Life can be unpredictable and difficult at times. While we may have family, friends, or significant others to lean on during tough times, sometimes outside support can be helpful to get us through the uncertainty and guide us through feeling overwhelmed. If you’ve found yourself seeking the support of a counselor, you’ve made a courageous step toward investing in yourself. Now that you’ve chosen a counselor and have made your first therapy appointment, you might be wondering what to expect for your first appointment.
How You Feel is Normal
It’s normal to have questions about what to expect, and you might even feel nervous about talking with a therapist. It’s important to remember that therapy is a place that is solely about you and your concerns about your life. Knowing that you are entering a non-judgmental space may help you relax into the process.
Your First Appointment
Your first appointment may begin with a structure similar to a doctor’s appointment. You will usually be given intake forms and questionnaires to fill out before you are seen by your therapist. Typically, a therapist will send you these forms before your appointment so you can complete them at your convenience or at least 24 hours before your appointment. Here at Holistic Wellness Practice, we utilize a client portal online where you will be able to fill out and sign these forms with ease. These forms will highlight a couple of things, including informed consent, which leads us to our next section…
What is Informed Consent?
Informed consent is the giving of information to a client by a clinician, which explains the provider’s qualifications and scope of treatment. By being fully informed, you are able to participate in your care. Informed consent includes but is not limited to:
- Explanations about how your information is stored and protected
- Information on your client rights and your therapists’ adherence to their code of ethics
- Information about your therapist’s background and education as well as qualifications
- Explanations about confidentiality and any limits to confidentiality
- Information about fees and payment, including insurances in your provider’s network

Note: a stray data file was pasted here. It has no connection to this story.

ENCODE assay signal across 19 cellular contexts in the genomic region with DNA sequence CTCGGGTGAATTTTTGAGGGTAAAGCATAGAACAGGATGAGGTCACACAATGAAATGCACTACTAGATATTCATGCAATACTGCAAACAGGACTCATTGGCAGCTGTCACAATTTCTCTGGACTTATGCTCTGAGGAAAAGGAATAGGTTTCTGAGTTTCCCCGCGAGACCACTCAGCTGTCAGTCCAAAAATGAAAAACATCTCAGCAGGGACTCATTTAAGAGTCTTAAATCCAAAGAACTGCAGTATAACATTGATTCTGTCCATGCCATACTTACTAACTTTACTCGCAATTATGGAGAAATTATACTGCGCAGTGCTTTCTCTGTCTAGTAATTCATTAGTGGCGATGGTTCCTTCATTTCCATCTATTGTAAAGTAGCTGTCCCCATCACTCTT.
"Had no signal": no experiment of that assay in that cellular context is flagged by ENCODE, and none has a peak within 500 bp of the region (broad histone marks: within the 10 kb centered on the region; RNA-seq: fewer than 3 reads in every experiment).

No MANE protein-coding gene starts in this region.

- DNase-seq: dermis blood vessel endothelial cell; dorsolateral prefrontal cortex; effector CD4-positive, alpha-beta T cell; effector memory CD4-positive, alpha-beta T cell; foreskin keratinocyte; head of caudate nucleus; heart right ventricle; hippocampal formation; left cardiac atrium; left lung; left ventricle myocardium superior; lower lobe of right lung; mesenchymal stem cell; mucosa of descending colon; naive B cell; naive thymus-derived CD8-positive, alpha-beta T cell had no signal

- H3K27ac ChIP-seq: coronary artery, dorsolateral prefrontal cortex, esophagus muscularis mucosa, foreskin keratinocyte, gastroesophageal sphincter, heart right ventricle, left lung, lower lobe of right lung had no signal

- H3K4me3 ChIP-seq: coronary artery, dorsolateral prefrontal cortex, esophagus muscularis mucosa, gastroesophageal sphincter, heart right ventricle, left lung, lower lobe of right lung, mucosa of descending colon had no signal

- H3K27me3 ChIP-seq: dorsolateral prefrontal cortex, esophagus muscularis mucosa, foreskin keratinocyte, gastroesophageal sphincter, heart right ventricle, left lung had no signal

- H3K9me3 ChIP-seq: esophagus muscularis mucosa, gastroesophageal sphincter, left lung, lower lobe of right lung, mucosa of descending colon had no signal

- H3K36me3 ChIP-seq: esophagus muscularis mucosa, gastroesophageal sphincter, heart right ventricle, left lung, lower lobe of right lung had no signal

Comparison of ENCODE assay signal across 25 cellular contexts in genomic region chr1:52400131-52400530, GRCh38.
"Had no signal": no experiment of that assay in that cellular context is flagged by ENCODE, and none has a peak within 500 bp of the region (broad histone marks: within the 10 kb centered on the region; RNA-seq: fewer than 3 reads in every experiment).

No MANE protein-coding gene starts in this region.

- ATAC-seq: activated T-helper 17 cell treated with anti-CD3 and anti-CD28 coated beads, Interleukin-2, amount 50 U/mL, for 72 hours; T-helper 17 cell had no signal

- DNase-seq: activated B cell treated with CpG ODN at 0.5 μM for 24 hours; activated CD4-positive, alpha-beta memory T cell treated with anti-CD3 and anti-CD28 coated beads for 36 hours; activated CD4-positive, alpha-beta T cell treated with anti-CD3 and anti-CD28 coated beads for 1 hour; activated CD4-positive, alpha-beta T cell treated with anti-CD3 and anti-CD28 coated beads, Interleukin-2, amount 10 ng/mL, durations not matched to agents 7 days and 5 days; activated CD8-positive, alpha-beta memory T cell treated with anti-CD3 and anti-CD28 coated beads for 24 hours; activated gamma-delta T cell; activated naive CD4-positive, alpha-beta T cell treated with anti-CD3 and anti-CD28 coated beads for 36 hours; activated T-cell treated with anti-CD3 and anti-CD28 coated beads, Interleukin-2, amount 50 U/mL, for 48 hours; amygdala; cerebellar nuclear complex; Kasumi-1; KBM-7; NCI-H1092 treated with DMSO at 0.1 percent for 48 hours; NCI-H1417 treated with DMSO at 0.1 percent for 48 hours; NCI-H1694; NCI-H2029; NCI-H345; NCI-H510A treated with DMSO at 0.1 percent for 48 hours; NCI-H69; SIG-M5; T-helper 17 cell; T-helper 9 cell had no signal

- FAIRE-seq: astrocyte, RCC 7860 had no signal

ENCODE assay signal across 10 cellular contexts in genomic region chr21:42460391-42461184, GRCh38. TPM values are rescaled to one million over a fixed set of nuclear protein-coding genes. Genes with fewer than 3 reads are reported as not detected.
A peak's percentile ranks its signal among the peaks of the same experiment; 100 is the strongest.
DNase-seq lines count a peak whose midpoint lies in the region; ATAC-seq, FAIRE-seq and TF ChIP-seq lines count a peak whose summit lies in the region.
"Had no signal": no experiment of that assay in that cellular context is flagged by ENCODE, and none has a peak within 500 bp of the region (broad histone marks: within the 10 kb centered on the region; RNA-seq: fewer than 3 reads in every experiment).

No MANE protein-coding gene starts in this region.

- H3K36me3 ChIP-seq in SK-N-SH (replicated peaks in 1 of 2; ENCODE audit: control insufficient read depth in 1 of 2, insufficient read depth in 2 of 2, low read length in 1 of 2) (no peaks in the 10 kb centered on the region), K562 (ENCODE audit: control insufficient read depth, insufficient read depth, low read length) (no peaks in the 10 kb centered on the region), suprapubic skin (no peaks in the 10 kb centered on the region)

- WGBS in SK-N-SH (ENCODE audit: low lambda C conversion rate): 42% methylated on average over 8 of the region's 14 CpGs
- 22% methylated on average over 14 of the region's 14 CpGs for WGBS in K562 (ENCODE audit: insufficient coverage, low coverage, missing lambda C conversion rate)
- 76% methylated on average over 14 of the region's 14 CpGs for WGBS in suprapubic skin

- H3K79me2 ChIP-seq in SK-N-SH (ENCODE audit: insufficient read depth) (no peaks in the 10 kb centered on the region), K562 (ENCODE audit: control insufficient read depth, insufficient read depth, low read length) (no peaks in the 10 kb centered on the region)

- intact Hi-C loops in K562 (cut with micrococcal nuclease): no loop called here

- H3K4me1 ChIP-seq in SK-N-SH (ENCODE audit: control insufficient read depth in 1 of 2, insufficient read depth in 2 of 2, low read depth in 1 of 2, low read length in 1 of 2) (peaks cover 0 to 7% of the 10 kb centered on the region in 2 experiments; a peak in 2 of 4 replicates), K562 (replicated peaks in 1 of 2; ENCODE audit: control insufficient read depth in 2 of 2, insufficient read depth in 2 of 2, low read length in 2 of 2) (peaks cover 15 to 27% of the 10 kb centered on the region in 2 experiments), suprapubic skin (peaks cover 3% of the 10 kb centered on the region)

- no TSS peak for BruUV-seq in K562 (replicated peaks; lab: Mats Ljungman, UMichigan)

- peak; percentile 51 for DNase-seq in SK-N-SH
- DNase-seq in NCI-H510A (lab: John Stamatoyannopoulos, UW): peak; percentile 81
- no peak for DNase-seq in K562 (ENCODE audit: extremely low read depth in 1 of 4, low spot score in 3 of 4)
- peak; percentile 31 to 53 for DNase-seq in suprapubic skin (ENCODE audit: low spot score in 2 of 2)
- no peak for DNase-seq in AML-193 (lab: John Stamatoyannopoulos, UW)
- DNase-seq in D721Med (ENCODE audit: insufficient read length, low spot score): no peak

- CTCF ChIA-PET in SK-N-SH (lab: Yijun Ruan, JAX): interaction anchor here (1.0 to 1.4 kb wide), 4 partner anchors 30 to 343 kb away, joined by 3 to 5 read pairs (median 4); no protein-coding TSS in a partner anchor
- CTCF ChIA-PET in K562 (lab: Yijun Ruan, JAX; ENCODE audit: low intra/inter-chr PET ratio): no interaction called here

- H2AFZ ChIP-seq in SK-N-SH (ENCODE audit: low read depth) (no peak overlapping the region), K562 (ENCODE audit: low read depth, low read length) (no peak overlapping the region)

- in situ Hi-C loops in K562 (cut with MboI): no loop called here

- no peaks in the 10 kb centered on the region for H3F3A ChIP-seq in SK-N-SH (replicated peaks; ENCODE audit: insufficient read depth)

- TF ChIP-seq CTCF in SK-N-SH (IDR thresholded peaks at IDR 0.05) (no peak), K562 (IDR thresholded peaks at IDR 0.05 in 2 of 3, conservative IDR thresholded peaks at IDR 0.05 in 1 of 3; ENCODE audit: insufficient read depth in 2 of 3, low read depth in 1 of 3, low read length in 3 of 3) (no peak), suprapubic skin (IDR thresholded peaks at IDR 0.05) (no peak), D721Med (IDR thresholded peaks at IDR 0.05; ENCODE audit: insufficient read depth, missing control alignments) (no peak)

While you can find much of this information listed online, it will be important to set aside this time for any questions you have about the process.
Getting To Know You
Beyond forms and portals, the first session is also about you! Your counselor will want to begin the therapeutic relationship by offering a safe place for you to open up and talk about yourself. As we are aware, it is difficult to be vulnerable and even more so with someone we don’t know. However, a therapist understands that the process of emotional vulnerability takes time and trust, so they will do their best to create a comfortable and compassionate environment for you. In the process of getting to know you, the therapist may ask you questions about your occupations, education, family, and relationships. Depending on your goals for therapy, your therapist may not spend a whole lot of time excavating your entire history, but since your experiences have helped shape who you are, some of these details are helpful for your therapist to learn who you are as a person in this world.
How Things Are Going For You
Your counseling sessions are a time for your worries to be met with care and attention by a trained therapist. Your first session will typically include some kind of mental health assessment, where your provider will ask detailed questions about the symptoms you are experiencing in your life right now. They will want to know and understand the circumstances around what brought you into therapy, and how you are coping right now. Sometimes, a therapist will give a mental health diagnosis, but not always.
What Are Your Goals For Therapy?
In addition to wanting to know what you’re struggling with, your counselor will also want to know your goals for your future. They will work with you to identify what is not working in your life and create measurable markers for where you want to be.
Questions To Ask Your Therapist
While your therapist will want to know you, it’s also important for you to ask questions as well, in order to see if there is a good fit between you two. Some questions you may want to ask are:
- What is their therapeutic approach to treatment? What is their philosophy?
- Where did they get their education and what level of licensure do they have?
- What areas of specialty do they treat? Are there certain age groups or demographics they have experience with? Do they have experience working with issues similar to you?
- How long have they been practicing? Do they take insurance and what are their rates?
Since finding a good mutual fit is so important, you may also want to consider parts of your identity and beliefs that make up important parts of you. These may include whether they work with couples and families, or whether they are able to give advice on parenting, whether they have experience and training working with developmental disabilities, if they identify with LGBTQ allyship, if they possess a cultural awareness and understanding which is important to you. Considering these aspects of your counselors’ identity could help you feel confident in the therapeutic process, since our identities do shape how we see the world. You can also spend time reviewing their therapist profile as well as what information is already available online. Beyond that, see if they’ve written any blogs or have content that speaks to you. You can also take advantage of any free consultations they offer and get a chance to voice any concerns you may have directly. We look forward to hearing from you and connecting you with a therapist who is a good fit for you!